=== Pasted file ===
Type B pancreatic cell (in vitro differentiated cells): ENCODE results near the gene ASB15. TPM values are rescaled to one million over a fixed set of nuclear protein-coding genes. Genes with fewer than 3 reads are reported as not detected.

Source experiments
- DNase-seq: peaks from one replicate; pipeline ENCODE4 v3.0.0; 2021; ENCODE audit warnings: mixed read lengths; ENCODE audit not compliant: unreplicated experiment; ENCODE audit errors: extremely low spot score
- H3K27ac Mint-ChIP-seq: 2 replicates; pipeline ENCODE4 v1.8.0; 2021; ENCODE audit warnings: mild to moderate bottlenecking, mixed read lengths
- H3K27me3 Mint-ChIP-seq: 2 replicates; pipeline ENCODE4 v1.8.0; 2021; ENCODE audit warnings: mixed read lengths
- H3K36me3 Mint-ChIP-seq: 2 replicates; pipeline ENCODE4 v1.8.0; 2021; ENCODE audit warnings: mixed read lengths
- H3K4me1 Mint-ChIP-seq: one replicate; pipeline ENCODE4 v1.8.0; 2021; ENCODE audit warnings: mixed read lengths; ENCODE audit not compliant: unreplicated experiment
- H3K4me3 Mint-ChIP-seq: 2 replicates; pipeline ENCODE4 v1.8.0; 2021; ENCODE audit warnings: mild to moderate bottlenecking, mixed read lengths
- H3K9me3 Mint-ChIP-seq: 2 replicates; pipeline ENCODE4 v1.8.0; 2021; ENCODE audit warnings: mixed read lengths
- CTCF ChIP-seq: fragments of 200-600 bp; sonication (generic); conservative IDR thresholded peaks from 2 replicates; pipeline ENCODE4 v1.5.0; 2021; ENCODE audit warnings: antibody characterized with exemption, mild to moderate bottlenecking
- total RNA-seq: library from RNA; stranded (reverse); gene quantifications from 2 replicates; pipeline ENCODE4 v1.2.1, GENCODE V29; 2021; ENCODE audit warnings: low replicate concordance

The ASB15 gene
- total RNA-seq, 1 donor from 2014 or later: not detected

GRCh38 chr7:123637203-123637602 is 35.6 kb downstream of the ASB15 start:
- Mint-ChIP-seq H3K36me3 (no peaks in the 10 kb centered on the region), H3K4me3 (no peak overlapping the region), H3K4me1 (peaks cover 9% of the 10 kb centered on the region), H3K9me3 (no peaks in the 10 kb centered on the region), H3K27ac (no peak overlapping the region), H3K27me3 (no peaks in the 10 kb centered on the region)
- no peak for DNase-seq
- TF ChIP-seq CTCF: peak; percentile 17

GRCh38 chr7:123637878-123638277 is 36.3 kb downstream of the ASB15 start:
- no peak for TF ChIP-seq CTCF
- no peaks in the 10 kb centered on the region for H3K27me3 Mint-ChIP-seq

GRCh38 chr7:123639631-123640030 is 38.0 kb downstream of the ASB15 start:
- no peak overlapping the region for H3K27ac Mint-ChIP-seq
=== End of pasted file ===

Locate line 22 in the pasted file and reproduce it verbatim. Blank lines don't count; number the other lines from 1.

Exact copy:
- no peak overlapping the region for H3K27ac Mint-ChIP-seq